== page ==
Risk of knee OA after specific knee injuries
Compared with uninjured persons, the risk of knee OA increased after a cruciate ligament injury, a meniscal tear and a fracture of the upper end of tibia/patella, with an adjusted HR of 8.2 (95% CI 5.9 to 11.4), 7.6 (95% CI 5.5 to 10.5) and 7.0 (95% CI 4.2 to 11.7) up to 11 years of follow-up, respectively (table 3). The difference in disease-free time from index date to OA between injured persons and those without injury was −16 months (95% CI −17 to −14 months) for cruciate ligament injury, −12 months (95% CI −13 to −10 months) for meniscal tear and −8 months (−10 to −6 months) for fracture. Importantly, all other injury types were also associated with increased risk of future diagnosis of knee OA, with RDs between 3.8% and 8.0% (table 3).
Sensitivity analyses for cruciate ligament and meniscal injury
In the sensitivity analysis, using 90 days of follow-up to better ascertain the injury exposure information, we found a similarly increased risk for cruciate ligament injuries (RD of 15.0% with 95% CI of 10.5%–19.5%) and meniscal tears (RD of 8.4% with 95% CI of 4.9%–11.8%), as compared with our primary estimate (initial injury diagnoses only). Combined cruciate ligament injuries and meniscal tears yielded the RD of 19.4% (95% CI 10.6% to 28.2%, table 4).
To the best of our knowledge, our study is the first that used a cohort from the general population of young adults to estimate the risk of a wide variety of knee injuries on the development of clinically-evident knee OA. We found that, on average, knee injury was associated with a sixfold increased risk of knee OA. All injury types had an increased risk for knee OA, with cruciate ligament injury, meniscal tear and fracture of the tibia plateau/patella associated with the highest OA risks. Interestingly, the time from index date to OA diagnosis was only 8 months shorter for injured compared with uninjured persons who developed OA at an early age.
Explanation of findings
Knee injury is considered a well-established risk factor for knee OA. However, the evidence comes primarily from case-control studies of prevalent cases of OA in middle/old aged persons.2 6 If more is known about a person’s risk profile, future risk of OA following joint injury could be better determined.15 Our estimate of a sixfold higher OA hazard for persons with knee injury is similar to those obtained from previous smaller studies on young persons.16 17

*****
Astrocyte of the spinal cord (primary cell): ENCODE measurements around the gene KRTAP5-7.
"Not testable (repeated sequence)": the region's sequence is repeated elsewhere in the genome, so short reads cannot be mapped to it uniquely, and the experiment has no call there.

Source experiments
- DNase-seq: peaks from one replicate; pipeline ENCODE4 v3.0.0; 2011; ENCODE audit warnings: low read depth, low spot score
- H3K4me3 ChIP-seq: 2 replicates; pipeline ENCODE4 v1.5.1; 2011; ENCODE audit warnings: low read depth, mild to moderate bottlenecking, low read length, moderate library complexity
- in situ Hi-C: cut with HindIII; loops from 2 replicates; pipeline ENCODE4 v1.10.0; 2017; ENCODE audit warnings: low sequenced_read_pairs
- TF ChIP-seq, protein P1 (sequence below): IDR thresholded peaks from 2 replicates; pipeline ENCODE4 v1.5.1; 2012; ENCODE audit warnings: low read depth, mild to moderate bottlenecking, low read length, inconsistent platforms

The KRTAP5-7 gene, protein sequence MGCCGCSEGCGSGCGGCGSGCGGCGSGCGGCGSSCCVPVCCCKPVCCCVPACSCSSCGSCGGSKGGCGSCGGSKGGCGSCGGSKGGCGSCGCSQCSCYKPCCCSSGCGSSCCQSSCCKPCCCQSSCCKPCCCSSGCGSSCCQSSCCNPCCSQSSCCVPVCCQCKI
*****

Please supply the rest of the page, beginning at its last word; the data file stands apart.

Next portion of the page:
Additionally, our results indicate that young men and women have a similar risk of developing clinically important knee OA after a knee injury. This is in contrast to a systematic review and meta-analysis where subgroup analysis revealed a higher risk of developing knee OA after knee injury among men although based on very wide CIs.6
Although the hazard for OA was higher for those younger than 30 years vs those older (HR of 7.6 vs 4.7, respectively), the RD was found to be similar (8.6% vs 8.0%). This is expected, as the baseline risk of OA increases with age.2 Also, in our results, the relative differences decrease over time while the absolute difference increases, as the incidence of OA increases with increasing age.
We also shed new light on the OA risk associated with different types of knee injuries in these young persons. For injuries of the cruciate ligament and meniscal tears, we found an increased risk for OA (RD of 19.6% and 10.5%, respectively) compared with the average risk including all types of injuries (RD of 8.1%) corroborating prior findings.1 Radiographical OA signs may appear within a couple of years of ACL injury, and the absolute risk of such radiographical signs increases over time.18 The future risk of such radiographic signs of OA appears greatest in those who have had an ACL injury with concomitant meniscal tear.19 Indeed, a recent systematic review, including prospective as well as retrospective studies, concluded that the odds of future knee OA were lowest for isolated ACL injuries, and similar for meniscal injuries and combined ACL and meniscal injuries.20 In our study, we did not have specific information about joint damage concomitant with a cruciate ligament injury or meniscal tear. However, including relevant diagnostic codes to explore the risk of combined cruciate ligament and meniscal tears, the risk for OA increased slightly compared with ‘isolated’ injuries to one of these structures. We believe there is a substantial degree of underreporting of coexistent injuries as diagnostic codes compared with for example, gold-standard MR examination, and thus the injuries that we now consider isolated must be interpreted with caution.21
Next to cruciate ligament injuries and meniscal tears, we also found that fracture of the tibia plateau/patella was associated with higher risk of knee OA compared with the average risk. In a previous study that retrospectively analysed patients after a tibia plateau fracture, 12.8% had symptomatic knee OA within 10 years after injury for which treatment was warranted.22 This estimate is comparable with the absolute cumulative incidence in our cohort of ~10%; however, our estimate was found after twice the length of follow-up. Literature on this topic is still sparse, and future research should gain more knowledge on OA risk for this specific injury type.
Interestingly, the difference in disease-free time between injured and uninjured persons who developed OA at an early age was small. This is in contrast with our expectations that persons with a knee injury would develop OA faster than persons without injury. We believe that there are two plausible explanations for this. First, the young individuals who develop knee OA without injury probably have other strong susceptibility or risk factors for knee OA, for example, genetic contribution or obesity.23 24 Therefore, it seems that the mechanism/process to develop knee OA is ‘initiated’ through injury, but the process itself is not necessarily faster compared with other risk factors in young individuals. Another explanation could be the relatively short follow-up time, with a median age of 44 years at end of follow-up. Over time, we might have been able to capture more persons who would have developed knee OA, for example, due to genetics or environmental risk factors, but without knee injury. Then, the uninjured persons, who develop OA, would probably on average experience a longer time to develop knee OA compared with the injured persons.